We had to call time soon after with three legal kings in the esky. A relaxed drive back to the ramp and then to Sydney. Mat posted the attached photo of the kingfish with the concern that if they keep getting bigger he is going to have to get a bigger chopping board. Shame we didn’t get more kings but the next day I was still grinning like an idiot and a little bit sore from all the jigging. I’m probably out of shape but to be fair pear-shaped is still a shape. I may also have to start referring to Mark as the Mako Whisperer.

2044830852_Bigkingonboard_n.thumb.jpg.b081ceda30caa899634e1cb069a3c1d5.jpg

Edited by DerekD
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What surprised me about the kingfish was how fat they were.

One more Mako photo...

1859847945_Mako3.thumb.jpeg.dc703e1962a8c11d4184f0500ecdfd3d.jpeg

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Great read Derek, thanks for sharing your experience with us. Cheers, bn

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Posted (edited)

Hi All,

 

This will probably sound like both a fishing report and an Oscars acceptance speech.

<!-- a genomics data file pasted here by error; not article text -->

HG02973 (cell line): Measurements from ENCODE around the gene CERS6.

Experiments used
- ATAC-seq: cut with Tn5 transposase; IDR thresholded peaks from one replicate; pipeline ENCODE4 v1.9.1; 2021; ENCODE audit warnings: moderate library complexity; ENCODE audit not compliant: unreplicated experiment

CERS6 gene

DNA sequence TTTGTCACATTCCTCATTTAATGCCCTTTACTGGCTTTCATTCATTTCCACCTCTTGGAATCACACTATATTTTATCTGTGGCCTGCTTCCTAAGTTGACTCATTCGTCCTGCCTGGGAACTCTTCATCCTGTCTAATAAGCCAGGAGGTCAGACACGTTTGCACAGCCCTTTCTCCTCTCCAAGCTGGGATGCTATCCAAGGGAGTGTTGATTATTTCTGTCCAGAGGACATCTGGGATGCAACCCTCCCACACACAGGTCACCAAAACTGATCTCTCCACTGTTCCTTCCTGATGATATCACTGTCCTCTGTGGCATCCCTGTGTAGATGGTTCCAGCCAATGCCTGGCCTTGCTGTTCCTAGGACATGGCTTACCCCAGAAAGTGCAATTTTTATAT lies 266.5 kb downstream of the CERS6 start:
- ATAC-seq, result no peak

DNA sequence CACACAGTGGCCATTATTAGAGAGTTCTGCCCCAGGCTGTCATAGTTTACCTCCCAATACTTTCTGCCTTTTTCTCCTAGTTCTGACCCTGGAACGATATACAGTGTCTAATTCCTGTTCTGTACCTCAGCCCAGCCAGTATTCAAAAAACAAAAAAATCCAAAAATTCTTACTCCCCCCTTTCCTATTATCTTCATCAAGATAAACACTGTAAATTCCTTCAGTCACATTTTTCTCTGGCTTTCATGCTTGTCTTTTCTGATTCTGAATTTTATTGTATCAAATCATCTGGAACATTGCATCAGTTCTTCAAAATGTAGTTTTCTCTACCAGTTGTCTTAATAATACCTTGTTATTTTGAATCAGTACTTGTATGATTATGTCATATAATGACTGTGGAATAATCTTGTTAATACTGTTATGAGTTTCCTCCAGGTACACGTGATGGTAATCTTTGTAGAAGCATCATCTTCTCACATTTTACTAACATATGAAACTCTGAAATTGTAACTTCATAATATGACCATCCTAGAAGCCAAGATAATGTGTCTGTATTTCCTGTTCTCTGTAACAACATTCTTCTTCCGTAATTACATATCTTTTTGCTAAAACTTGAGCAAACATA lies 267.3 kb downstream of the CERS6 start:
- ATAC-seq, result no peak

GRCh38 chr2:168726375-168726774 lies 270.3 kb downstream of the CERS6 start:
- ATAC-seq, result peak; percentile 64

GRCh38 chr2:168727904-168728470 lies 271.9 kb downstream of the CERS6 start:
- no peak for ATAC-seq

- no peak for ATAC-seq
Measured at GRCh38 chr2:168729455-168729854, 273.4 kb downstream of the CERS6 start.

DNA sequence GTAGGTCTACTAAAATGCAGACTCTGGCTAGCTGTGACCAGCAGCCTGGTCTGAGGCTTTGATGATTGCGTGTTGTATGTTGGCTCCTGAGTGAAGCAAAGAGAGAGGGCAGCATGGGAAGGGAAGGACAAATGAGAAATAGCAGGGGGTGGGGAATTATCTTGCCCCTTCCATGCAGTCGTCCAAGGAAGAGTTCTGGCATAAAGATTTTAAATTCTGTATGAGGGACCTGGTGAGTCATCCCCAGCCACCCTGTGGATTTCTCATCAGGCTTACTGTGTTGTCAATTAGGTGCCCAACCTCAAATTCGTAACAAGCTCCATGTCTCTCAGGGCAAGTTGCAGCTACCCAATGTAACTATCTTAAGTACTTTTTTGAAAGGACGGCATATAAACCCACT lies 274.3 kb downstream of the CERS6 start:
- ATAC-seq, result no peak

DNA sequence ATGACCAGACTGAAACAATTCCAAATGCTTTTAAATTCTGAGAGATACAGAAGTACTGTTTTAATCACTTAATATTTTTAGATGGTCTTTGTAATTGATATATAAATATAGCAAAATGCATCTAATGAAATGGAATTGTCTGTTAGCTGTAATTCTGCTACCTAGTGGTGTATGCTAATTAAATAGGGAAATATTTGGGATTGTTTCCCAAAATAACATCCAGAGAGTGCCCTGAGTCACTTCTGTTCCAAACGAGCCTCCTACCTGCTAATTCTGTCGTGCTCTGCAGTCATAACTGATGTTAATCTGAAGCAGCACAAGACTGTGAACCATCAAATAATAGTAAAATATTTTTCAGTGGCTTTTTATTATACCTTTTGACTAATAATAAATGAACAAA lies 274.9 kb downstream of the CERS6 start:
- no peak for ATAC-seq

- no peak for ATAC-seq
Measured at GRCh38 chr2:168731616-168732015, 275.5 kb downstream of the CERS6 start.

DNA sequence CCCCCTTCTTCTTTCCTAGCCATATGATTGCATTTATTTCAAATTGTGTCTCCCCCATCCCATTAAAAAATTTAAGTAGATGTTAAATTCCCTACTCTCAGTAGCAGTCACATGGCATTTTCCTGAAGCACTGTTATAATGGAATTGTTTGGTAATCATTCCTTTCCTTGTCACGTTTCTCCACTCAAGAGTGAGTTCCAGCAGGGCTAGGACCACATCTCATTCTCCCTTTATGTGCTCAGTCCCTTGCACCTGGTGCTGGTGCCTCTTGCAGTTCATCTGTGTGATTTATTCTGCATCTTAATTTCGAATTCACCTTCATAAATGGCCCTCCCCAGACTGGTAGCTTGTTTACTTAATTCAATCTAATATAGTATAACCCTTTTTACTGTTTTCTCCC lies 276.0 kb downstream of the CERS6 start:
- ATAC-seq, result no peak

After nervously watching the waves and wind conditions leading up to Friday last week Mark, Mat and myself made the decision to head offshore in the hope of getting big kings. A launch at Terrigal, a bit of manoeuvring around the swimmers at the boat ramp and we were at the bait grounds. We found the yellowtail pretty quickly and started filling up the bait tank with some nice large specimens. Running out to the fishing grounds we spotted both whales and dolphins. I dropped my head at the wrong time and missed a sting ray jumping about 2m out of the water. When we have fished the area previously sometimes the kings have preferred live bait and other times jigs have been killing it. We took a bet each way Mat dropped a live bait and I started with a jig. Due to the wind Mark concentrated on keeping the boat in position against the wind. It is about 140m deep and with the drift it was a challenge getting to the bottom while keeping clear of the boat. After a few drops I had a big hit and then realised the line had snagged the motor. Took a while to unwrap but unfortunately I lost the line and jig. We kept switching roles so everyone had the chance to hook up but it wasn’t happening. I had a second rod set up for live baits and started sending live baits down. I lost two live baits after feeling some bumps. Mat spotted a ball of fish about 110m down so I wound my line up from the bottom. The jigging braid with its line colour changes every 10m made it easy to judge depths. A little while after line started peeling off. Tightened the drag and I was on. We kept Mark’s bait nearby mine in the hope of a double hook up but no joy. Mat was wondering if the king was actually legal as I was looking pretty relaxed and didn’t seem to be struggling. The gear I was using was a NS Black Hole Amped Jig S-52 rod PE4-8 rated for 200-400gm lures and a Saragosa SW20000 with 80lb jigging braid. It had weight so I was sure it was 80cm at a minimum. My two biggest fears were pulling the hook or being sharked. I deliberately didn’t go super hard as I could afford to let the king take some line without panicking it. At this stage the advantages were mine. It took about 20m of line but I was confident I was still at least 10m from the bottom. I kept the pressure on and kept bringing it towards the surface. At 10m below the boat I was expecting the king to spook so I backed the drag off (really didn’t want to lose this fish). It ran but as I was able to keep it away from the boat I still wasn’t stressed.  We could see colour and it was big. A few minutes later Mark netted it for me. Was my best king to date but had a cracked the meter? The measure on the boat went to 90cm and the king easily cracked it. It looked to be a metre based on a visual assessment but I couldn’t be 100% sure and my tape measure was in my other fishing bag. As it was the only king so far it went in the esky. On another positive our fear of being leatherjacketed hadn’t happened and Mark also hooked a leatherjacket which went in the esky. We stopped for a quick photo opportunity at which point I realised how broad the shoulders were of the king and how heavy it was. We were visited by some small whales and an albatross. Mark hooked up the line I’d lost and back came my jig (I’d rather have lost the jig and kept the line as it costs $110). With no more hits we made the decision to head in via some other marks on the GPS. I dropped a live bait and lifted it about 5m off the bottom but managed to snag up on something odd. There was some give but I couldn’t get the line back. We drove it off and I was very glad just to lose part of the leader. Damn that Amped rod was strong. One of the yellowtails came back with slashes along its flanks. Short while later a couple of barracouta came up. Time to move on. We got the boat back to Mark’s and out came the tape measure. 102cm and I’d finally joined the metre club. Mark’s wife was cool enough to let Mat fillet the king on the kitchen bench. Those fillets were big. It was an awesome day with a couple of fantastic mates.